A few nights ago I was minding my own business in the 30% clearance aisle at Target and found the perfect Halloween costume for Peter. It was a Ghostbusters jumpsuit. Before you start singing the theme song I have to explain that the plan is to cover the Ghostbusters logo with a pocket and a nametag that says “WORKMAN” on it (any “LOST” fans out there?). I bought the costume, and thought I would surprise Peter by stopping by the bowling alley on my way home.
I know. It’s league night. What was I thinking? I was thinking he and his other LOST fan bowling buddy were going to love the costume.
Peter did love it (other LOST fan bowling buddy was not there), asked where in the world did I find it, and then we shared a quick laugh, hug and kiss.
I turned around to leave when I heard someone say, “Hey, whatcha got there? A french maid costume?”
I don’t have a lot of patience for stupid people, but I was so caught off guard. I looked around and saw a couple of large men sitting with a couple of empty-calorie beers looking rather amused, chuckling over the french maid comment. I looked around for Peter, who by then was an alley away and out of earshot.
A few snarky comments came to mind, but nothing came out of my mouth. I felt unexpectedly vulnerable and threatened. I realize now that the comment and the look on their faces reminded me of the ER doctor who examined my swollen arm almost 19 years ago.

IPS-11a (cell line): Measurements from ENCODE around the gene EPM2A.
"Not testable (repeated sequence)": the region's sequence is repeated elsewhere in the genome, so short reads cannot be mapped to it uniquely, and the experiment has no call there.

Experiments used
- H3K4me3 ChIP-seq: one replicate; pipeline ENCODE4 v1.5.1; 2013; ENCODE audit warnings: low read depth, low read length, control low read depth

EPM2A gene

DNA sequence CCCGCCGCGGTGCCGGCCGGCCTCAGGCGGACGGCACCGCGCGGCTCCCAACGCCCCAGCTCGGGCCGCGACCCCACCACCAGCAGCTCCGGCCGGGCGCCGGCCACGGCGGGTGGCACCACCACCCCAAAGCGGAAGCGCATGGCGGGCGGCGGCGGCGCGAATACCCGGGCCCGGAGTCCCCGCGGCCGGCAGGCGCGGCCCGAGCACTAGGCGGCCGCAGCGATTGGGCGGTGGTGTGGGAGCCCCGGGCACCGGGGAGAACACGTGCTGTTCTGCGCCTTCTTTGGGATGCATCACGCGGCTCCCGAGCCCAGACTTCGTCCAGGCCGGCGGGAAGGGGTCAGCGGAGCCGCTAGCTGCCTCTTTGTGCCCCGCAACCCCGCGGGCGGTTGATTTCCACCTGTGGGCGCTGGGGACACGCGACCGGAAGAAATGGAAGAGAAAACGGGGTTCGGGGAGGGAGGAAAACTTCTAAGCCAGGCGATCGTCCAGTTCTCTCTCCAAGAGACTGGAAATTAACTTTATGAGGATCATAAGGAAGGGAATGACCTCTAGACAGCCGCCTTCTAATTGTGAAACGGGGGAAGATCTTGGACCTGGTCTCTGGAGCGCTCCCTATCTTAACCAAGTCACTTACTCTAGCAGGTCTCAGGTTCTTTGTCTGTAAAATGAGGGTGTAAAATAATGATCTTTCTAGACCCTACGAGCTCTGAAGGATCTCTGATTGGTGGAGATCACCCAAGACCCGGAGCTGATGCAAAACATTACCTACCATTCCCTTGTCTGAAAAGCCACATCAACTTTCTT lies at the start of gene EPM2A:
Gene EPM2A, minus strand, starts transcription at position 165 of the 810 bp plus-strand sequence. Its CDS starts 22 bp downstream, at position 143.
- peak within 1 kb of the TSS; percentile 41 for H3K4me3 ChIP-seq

That doctor looked at me and asked, “What did you do to make your boyfriend so angry at you?”
It was league night at the bowling alley. What was I thinking?
When I got back into the car all I could think about was these physically grown men saying something I would hope they would not want said in the way it was said to their mothers, sisters, daughters. Or, maybe that’s the problem. Maybe they wouldn’t care?
Should I have stopped a moment longer, composed myself and said something in response? What would that have accomplished? But did my silence only give permission for such stupid, offensive, demeaning behavior?
Part of me in angry with myself. I am learning that as a strong communicator, I will choose my words and tone in order to be more effective. The edge in my voice does not invite conversation if I know people perceive it to be threatening. I don’t see that as not being authentic. I see that as self-awareness & maturity.
However, ” don’t say anything if you can’t say something nice” and “do unto others” don’t always dovetail neatly into my actions because there in the bowling alley I saw my enemies and my brothers – fathers of the kids at school, neighbors, colleagues, strangers. As a parent I ask God every day for wisdom as I watch my daughter and sons grow up, hopefully, into an amazing woman and men. That takes wise words, correction, encouragement.
So where have we all gone wrong that men would say such stupid things? Stupid is as stupid does is so dissatisfying. Boys will be boys is even more dissatisfying. How can we better put stupid and offensive in its place?